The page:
Most angel groups have an online application process for entrepreneurs, through which their business idea can be submitted for consideration. If the idea passes the first screen (or two), the entrepreneur will be asked to make a presentation to the group. Normally, about four or five entrepreneurs are chosen to present each month. In the case of Maverick, those that pass the first screens are required to attend the one-day entrepreneur boot camp before they can present. Presentations usually last about 20 minutes, with 10 minutes or so for questions.
My upcoming seminar will provide valuable information about the essential elements of a proper business plan. The entrepreneur would be well advised to have their business plan completed prior to submitting to angel groups. In fact, most of the information that the angel groups will require will come directly from the business plan.
One of the key areas of the business plan, and the first step in preparing to build a company, is market validation. Market validation, in simple terms, is proving that there is a viable market for the company’s product or service. Bill Benjamin, author of Successful Startups (www.venturecritical.com), will also speak at my seminar about market validation. A good business plan will include a complete market validation study, and angels will be much more interested in an idea if market validation has been successfully completed.
Besides seminars, like the one I am hosting this week, there are many other sources of information to help entrepreneurs link up with angel and other investors. One local source is the Santa Barbara Tech Brew, run by Alan Tratner, which has a Tech Brew Mega Mixer coming up on March 5th. This event is free, (follow this link for more info, or to sign-up: www.smallbizentrepcntr.org), and will be held in concert with the 3rd International Women’s Festival at Earl Warren Fairgrounds. Bill Benjamin and I will have a booth at this event, so come by and see us!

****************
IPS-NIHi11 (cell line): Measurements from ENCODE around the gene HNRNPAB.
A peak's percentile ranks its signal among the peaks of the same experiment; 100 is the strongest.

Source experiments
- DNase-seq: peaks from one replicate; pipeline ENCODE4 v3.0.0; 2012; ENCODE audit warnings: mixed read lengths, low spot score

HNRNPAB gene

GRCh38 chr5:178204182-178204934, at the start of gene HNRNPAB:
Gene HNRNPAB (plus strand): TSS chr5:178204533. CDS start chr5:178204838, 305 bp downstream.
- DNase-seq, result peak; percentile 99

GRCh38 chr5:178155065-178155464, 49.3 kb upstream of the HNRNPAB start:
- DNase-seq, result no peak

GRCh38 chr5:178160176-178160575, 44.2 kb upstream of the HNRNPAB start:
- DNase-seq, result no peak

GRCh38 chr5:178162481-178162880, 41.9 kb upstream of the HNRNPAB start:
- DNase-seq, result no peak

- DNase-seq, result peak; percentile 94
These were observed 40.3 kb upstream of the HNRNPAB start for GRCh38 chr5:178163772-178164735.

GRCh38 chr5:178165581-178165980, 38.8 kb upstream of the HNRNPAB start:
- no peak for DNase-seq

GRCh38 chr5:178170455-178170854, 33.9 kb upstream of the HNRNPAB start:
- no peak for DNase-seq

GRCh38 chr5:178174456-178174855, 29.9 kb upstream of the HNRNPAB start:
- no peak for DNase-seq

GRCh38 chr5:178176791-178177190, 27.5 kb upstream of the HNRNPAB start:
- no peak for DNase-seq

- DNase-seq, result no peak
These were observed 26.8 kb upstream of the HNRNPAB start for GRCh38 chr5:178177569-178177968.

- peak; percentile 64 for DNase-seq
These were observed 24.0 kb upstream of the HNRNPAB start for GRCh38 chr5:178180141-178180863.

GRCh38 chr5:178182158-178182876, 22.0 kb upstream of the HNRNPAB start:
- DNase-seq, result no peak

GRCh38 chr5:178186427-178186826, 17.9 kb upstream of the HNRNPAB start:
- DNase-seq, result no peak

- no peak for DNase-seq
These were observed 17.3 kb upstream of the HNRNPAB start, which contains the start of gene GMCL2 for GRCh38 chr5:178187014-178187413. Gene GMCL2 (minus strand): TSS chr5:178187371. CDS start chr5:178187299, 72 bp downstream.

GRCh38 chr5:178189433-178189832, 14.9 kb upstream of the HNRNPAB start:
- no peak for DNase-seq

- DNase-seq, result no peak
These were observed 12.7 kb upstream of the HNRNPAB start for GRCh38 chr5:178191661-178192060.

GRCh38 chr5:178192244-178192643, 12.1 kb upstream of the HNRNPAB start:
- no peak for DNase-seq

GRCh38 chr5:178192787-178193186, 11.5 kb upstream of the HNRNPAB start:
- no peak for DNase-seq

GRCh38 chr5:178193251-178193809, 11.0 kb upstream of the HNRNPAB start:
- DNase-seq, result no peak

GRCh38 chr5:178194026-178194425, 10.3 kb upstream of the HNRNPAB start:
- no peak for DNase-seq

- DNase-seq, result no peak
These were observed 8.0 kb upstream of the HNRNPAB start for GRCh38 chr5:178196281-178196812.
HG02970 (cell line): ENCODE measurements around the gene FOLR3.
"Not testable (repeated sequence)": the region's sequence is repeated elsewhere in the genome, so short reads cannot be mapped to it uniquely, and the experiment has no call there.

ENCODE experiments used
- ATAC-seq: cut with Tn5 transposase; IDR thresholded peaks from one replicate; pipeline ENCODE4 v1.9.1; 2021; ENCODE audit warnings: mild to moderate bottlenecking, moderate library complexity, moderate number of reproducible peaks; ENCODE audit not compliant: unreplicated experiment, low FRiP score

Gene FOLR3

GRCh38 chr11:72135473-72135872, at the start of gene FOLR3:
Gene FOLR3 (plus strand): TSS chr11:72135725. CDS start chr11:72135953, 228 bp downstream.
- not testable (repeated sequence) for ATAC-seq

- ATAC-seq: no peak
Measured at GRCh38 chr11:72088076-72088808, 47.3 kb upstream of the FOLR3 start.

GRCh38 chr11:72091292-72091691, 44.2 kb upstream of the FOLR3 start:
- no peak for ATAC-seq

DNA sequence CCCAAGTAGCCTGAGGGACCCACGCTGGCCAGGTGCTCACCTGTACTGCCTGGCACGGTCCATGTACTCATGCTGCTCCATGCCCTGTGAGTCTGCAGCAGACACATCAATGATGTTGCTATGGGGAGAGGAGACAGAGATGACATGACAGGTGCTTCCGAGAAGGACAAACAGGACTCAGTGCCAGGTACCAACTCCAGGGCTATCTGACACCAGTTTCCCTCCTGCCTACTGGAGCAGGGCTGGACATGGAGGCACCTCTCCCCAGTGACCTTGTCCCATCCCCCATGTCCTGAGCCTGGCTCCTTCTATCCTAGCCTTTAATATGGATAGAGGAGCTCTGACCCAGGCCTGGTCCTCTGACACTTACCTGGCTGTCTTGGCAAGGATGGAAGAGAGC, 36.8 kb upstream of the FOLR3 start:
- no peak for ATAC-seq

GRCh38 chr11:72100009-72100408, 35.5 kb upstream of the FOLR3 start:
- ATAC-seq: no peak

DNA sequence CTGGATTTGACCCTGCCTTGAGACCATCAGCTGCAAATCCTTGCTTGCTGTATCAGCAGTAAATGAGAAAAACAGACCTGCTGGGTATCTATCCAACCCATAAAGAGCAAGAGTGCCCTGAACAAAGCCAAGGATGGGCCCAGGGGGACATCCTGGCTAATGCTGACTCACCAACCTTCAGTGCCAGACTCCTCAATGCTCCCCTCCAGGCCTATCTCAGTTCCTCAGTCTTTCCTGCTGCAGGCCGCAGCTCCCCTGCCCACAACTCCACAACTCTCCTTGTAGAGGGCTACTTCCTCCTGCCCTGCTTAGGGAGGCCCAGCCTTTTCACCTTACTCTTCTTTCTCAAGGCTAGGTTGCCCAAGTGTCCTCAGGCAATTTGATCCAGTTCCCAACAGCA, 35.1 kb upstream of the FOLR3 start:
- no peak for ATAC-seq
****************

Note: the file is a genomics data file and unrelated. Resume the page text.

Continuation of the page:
Alan also runs the Small Business Enterprise Center and Green2Gold (www.green2gold.org). Both organizations work to provide entrepreneurs with actionable information to help them achieve funding and build successful companies on the Central Coast.
The California Coast Venture Forum, (www.ccvf.org) of which Jerry Knotts is also president, has a stated mission of mentoring, advising and promoting growing companies in markets in California. The CCVF selects companies with sound business plans and helps them in their search for funding to grow through education, training and assistance with venture capital acquisition. For many years CCVF has focused on a technology corridor, encompassing the counties of San Luis Obispo, Santa Barbara, Ventura and northern Los Angeles.
There is no doubt that funding source for startups and early-stage companies have all but dried-up. Angels have stepped in to fill the gap left by banks and venture capital investors, and are providing a much needed source of capital to drive new business development. In addition, angels are not passive investors that just throw money at companies and then sit back and wait for a huge return. They are hands-on investors, that mentor, advise, support, and if needed, take an active role in the management of the ventures they support.
In the U.S., small businesses account for 70 percent of all new job creation. With unemployment running at 9.7 percent nationally, California’s at 10.6 percent, and Santa Barbara’s at 9.3 percent, we desperately need all the help we can get. At present, angel investors are, practically speaking, the only significant help we are getting, or will likely get for some time to come.
The net impact of this is that, if you are an entrepreneur looking for funding for a new or early-stage business, you will need to connect with angel investors. I hope my upcoming seminar will shed some light on the correct steps to take to successfully achieve funding for new ventures.
Next week’s column will address the best places to invest given the possibility of a perfect economic storm, as outlined in last week’s column.